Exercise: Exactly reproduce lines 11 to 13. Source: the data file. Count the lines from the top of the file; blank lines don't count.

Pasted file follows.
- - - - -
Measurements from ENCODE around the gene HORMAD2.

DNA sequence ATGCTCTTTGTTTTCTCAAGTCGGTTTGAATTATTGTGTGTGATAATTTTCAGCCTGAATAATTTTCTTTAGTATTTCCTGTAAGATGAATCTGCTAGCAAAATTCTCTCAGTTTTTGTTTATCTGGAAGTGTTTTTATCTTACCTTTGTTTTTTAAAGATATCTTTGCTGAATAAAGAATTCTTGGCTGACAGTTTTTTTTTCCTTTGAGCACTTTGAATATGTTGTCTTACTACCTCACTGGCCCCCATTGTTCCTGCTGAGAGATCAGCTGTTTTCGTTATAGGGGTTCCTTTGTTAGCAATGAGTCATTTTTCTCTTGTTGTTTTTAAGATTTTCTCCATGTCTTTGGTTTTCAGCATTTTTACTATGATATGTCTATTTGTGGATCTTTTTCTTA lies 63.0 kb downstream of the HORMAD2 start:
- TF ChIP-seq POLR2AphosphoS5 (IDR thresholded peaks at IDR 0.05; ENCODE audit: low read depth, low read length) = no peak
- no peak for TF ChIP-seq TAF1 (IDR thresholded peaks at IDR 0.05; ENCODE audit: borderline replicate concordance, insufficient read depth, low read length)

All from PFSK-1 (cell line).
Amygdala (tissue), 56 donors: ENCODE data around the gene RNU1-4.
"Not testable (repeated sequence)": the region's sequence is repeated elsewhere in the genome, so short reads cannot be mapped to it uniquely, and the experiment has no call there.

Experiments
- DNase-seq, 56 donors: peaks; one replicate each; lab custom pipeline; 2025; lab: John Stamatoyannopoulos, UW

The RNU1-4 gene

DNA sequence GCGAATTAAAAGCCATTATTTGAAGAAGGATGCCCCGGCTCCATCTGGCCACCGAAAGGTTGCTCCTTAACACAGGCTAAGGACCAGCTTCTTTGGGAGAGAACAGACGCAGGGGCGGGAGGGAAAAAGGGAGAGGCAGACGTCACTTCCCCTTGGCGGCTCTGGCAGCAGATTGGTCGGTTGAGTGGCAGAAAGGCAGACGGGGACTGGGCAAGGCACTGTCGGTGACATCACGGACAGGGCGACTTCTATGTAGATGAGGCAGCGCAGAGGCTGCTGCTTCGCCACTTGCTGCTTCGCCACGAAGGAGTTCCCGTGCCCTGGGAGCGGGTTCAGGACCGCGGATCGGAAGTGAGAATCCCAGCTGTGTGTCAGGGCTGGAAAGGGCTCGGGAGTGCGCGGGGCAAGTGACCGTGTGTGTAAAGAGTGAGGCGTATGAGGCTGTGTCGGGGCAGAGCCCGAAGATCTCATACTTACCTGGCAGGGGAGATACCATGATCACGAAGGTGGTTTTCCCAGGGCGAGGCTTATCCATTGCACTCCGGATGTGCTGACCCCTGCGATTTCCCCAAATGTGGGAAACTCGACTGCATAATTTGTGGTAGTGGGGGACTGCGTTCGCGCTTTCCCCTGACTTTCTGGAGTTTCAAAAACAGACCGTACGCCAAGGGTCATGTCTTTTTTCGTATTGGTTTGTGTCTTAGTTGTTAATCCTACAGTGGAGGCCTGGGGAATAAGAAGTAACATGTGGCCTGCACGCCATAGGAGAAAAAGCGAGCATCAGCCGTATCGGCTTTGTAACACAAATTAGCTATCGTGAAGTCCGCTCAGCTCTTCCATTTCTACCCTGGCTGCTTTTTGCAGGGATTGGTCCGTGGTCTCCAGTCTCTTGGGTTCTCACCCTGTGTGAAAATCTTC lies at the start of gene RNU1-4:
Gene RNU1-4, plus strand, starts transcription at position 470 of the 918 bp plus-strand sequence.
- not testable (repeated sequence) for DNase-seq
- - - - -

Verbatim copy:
DNA sequence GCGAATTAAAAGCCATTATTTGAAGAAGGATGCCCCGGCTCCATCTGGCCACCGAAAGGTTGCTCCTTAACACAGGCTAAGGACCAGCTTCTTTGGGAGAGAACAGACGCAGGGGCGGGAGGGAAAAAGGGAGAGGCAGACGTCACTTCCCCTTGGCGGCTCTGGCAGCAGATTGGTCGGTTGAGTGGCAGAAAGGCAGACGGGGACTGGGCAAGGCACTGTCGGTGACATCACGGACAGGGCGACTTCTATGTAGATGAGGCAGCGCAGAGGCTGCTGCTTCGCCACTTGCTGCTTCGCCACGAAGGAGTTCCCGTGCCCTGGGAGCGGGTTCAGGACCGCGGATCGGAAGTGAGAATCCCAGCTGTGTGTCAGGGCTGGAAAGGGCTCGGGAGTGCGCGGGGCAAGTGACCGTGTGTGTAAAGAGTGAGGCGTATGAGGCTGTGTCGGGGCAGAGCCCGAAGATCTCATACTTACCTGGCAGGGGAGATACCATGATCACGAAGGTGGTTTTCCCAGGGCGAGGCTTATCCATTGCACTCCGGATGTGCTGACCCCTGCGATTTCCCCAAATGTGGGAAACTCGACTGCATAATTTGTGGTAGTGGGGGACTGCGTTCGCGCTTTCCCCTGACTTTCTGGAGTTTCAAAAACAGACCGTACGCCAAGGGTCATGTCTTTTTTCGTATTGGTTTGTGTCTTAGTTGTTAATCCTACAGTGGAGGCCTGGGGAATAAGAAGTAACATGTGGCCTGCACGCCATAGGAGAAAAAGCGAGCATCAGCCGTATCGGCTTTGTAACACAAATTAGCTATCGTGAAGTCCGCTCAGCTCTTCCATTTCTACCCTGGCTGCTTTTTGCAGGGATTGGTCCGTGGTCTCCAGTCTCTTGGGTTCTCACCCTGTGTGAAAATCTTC lies at the start of gene RNU1-4:
Gene RNU1-4, plus strand, starts transcription at position 470 of the 918 bp plus-strand sequence.
- not testable (repeated sequence) for DNase-seq